I am addicted to coffee...? No, everybody knows THAT. Well, how about the fact that I once got to march into a con opening ceremony to the strains of the Darth Vader theme from Star Wars, all decked out as a transgender Doctor Horrible (who found out that his freeze ray had, eh, unexpected side effects...) - with Alexander James Adams, the amazing music-maker, playing Benny, who used to be Penny - oh, it gets complicated from here...

Check out Alma's books  Embers of Heaven and  2012: Midnight at Spanish Gardens on Kindle.  For other formats, check out our books on Smashwords.   2012: Midnight at Spanish Gardens is also available in trade paperback.

Contact Alma:
facebook fan page:

Wednesday, June 13, 2012

New Sky Warrior Books E-Newsletter!

Well, folks, we've taken the plunge and started an email newsletter that will have free giveaways, discounts, sneak peeks, author interviews, news and other useful content found nowhere else except in our newsletter.  What's more, it's free to sign up and we never sell our subscriber list. 

Check it out.  You can sign up in the right hand column of this blog. 

Monday, June 4, 2012

The Great Pre-Denver Comiccon Sale!

Everything is on sale at Sky Warrior Books.  Everything.  We're offering UNTIL JUNE 12th 2012 our print books for 25% off and our e-books are a flat $1.99 each.  Flat rate shipping in Continental US for $5!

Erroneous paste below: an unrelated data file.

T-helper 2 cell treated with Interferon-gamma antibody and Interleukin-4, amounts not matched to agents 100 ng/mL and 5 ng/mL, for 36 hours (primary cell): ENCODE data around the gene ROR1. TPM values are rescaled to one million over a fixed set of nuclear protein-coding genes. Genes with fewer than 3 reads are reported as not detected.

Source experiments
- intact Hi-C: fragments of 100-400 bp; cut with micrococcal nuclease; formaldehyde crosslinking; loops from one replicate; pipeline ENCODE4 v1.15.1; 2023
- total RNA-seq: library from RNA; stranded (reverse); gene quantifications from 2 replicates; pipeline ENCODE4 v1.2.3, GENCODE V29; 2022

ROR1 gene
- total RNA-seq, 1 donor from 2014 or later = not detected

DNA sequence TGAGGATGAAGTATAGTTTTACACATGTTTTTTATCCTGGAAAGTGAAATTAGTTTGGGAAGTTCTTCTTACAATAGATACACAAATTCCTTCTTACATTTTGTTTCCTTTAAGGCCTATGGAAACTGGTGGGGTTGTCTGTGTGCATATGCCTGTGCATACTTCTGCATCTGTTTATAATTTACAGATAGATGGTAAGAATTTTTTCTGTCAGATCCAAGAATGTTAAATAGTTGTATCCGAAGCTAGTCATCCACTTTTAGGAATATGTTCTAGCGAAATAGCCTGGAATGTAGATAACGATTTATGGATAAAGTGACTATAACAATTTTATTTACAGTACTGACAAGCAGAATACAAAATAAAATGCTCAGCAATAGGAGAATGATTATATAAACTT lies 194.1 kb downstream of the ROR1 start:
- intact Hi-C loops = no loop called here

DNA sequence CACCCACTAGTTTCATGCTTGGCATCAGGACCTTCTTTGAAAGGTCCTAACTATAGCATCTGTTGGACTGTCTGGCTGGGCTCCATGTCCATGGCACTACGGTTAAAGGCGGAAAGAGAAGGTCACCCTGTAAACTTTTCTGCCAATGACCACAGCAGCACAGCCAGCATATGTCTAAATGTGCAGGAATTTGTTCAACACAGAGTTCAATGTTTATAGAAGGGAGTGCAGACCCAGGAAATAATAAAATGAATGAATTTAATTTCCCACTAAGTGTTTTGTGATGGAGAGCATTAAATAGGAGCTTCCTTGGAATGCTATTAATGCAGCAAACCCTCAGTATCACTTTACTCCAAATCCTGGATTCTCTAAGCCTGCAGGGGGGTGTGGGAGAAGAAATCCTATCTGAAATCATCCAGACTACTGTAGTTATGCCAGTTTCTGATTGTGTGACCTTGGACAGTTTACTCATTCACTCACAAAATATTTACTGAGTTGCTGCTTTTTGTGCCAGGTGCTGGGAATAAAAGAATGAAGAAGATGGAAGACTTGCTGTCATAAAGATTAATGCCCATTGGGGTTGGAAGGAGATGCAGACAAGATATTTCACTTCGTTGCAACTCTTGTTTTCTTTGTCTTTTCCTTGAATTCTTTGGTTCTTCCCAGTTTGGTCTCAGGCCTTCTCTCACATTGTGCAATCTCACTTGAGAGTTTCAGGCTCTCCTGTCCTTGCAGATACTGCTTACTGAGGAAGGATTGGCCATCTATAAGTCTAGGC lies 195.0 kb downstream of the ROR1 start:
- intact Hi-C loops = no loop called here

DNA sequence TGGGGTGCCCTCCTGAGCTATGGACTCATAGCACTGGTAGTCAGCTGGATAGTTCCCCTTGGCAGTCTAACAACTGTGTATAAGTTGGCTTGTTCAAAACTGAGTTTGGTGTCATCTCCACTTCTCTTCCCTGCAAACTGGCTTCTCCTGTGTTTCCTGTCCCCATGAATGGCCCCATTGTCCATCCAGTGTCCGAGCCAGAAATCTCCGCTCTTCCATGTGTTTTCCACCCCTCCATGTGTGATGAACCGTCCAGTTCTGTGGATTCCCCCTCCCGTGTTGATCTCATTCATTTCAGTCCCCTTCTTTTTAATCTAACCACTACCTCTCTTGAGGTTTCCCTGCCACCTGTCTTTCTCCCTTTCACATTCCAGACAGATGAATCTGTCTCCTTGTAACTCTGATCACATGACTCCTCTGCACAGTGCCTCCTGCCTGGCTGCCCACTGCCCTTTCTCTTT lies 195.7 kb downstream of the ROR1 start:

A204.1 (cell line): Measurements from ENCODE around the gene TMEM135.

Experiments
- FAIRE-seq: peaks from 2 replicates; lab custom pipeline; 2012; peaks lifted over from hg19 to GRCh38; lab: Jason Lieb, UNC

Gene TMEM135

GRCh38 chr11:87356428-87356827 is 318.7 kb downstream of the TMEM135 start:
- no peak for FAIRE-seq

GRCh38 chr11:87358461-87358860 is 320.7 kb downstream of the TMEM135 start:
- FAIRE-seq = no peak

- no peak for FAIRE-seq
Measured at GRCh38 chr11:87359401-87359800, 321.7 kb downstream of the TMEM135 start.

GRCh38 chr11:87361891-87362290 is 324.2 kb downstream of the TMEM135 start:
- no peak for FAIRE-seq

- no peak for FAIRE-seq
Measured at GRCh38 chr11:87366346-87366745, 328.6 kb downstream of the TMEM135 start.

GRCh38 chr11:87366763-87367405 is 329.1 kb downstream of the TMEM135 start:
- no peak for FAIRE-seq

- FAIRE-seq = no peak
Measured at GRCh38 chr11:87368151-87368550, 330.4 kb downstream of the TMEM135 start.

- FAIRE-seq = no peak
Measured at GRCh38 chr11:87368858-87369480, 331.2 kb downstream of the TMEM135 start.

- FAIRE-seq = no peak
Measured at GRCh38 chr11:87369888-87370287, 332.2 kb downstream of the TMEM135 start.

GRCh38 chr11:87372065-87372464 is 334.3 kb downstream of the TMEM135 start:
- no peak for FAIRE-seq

Here's how to get your discounts:

1.  Tweet (Twitter) or Share (Facebook) on your timeline this page and include us (@skywarriorbooks or facebook SkyWarriorBooks).

2.  Choose your books from the list below or look at our website at  Email me with your list at skywarrior3 AT gmail DOT com and send me money via paypal to that same address.  Be sure to add $5 for shipping for trade paperbacks -- no limit to books.

3.  Those with international addresses, email me directly for a shipping rate.

4.  Those with e-books will receive special codes to download your books.


Our Trade Paperbacks:

Title                                                     SALE PRICE                           Regular Price

2012: Midnight at Spanish Gardens   $12.71                                        $16.95
The Feathered Edge                             $11.21                                        $14.95
Firedancer                                            $13.46                                        $17.95
Modern Sorcery                                  $10.46                                        $13.95
Windrider                                             $13.46                                        $17.95

Our E-Books: $1.99 EACH ALL FORMATS

2012: Midnight at Spanish Gardens, Ard Magister, Dragon's Tongue, Embers of Heaven, The Feathered Edge, Firedancer, Gears and Levers 1, The Hounds of Ardagh, Modern Sorcery, One-Way Ticket to Midnight, Prophecy of Swords, Quick Shots, Runestone of Teiwas, Serpent Singer, The Spiral Tattoo, Windrider, Zombiefied